In addition to keeping a calendar and tracking your time, it is a good idea to have a method for arranging and tracking your appointments.Yes, there are ways that you can keep up with meetings, conferences, consultations, and much more. Some effective methods of keeping up with appointments include:
Google Forms – See this form by Ange Bee
Every counselor wants an office that is inviting, comfortable, and interesting. There are several ways to do this…
First, get ideas by exploring Pinterest (my favorite place to get ideas!!). Here is a link to creative ideas for school counseling offices.
Second, get your office ready by putting up posters that send a message to your students. You can gets lots of posters from the School Counselor Blog Store for a minimal fee! Also, there are numerous stores on Face Book for you with great resources. These stores include:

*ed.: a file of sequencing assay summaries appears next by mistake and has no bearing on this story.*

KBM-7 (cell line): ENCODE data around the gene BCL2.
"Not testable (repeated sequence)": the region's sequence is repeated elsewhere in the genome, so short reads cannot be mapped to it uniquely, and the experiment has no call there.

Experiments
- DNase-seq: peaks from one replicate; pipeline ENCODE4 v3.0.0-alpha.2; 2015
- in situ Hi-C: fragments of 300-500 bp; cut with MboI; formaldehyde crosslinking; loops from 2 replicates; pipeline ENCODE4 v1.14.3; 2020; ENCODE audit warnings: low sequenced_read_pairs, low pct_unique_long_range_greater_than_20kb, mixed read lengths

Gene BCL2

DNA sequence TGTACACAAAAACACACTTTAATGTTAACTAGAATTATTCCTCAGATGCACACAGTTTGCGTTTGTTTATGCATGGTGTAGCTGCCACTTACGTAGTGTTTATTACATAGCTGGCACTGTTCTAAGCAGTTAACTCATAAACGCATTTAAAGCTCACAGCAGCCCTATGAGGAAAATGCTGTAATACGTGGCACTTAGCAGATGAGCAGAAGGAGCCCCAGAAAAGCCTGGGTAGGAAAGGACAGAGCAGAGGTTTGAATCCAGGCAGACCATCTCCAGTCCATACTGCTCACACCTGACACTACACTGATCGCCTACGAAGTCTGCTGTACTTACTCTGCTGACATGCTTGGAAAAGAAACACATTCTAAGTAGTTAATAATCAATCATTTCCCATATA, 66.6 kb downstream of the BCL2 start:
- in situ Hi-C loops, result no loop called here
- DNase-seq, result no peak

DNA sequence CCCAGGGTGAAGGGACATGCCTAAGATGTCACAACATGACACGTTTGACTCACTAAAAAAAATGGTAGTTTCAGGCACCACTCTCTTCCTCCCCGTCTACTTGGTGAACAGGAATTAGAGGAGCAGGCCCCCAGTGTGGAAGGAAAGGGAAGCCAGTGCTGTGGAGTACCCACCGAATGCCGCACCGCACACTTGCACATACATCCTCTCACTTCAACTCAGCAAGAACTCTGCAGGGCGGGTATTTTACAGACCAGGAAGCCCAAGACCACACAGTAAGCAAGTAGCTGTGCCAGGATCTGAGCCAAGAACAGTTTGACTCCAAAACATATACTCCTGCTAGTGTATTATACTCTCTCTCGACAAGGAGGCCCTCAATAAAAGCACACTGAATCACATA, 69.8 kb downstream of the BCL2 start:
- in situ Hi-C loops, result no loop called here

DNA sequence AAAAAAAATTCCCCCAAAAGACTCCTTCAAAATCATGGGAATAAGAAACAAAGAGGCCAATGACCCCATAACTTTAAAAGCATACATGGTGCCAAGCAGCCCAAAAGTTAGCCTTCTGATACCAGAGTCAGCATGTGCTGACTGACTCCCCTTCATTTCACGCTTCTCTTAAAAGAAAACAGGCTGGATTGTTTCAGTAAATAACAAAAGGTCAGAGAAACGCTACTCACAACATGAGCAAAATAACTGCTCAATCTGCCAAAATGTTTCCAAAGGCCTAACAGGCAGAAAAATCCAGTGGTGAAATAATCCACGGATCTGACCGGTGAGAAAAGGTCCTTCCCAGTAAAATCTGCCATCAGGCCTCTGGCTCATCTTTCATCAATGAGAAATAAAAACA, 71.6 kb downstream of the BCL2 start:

|Bulletin board that gives information to students without them visiting the counseling office|
Need swag??? Make sure you visit Jeff Ream’s post on how to make it rain college swag. Also, invest in some t-shirts! There is no better way of promoting yourself than a t-shirt. Both Carol Miller, The Middle School Counselor Blog, and Jeff Ream, The Counseling Geek, have great offers on school counselor t-shirts.
It is important to begin planning your professional development early. Professional development includes training, conferences, workshops, online groups, online webinar, etc. If you need a place to start, here are some suggestions.
Also, consider joining other school counselors online for year round professional development.
Have you given your yearly needs assessment? Not sure how or even where to start? Check out this post from the Helpful Counselor on how to conduct an effective needs assessment. Also, Karl Liedtka has some examples of parent, faculty, and student needs assessments.
I would love to hear some of your ideas of how you prepare for the new year!! Please feel free to give us your best tips!!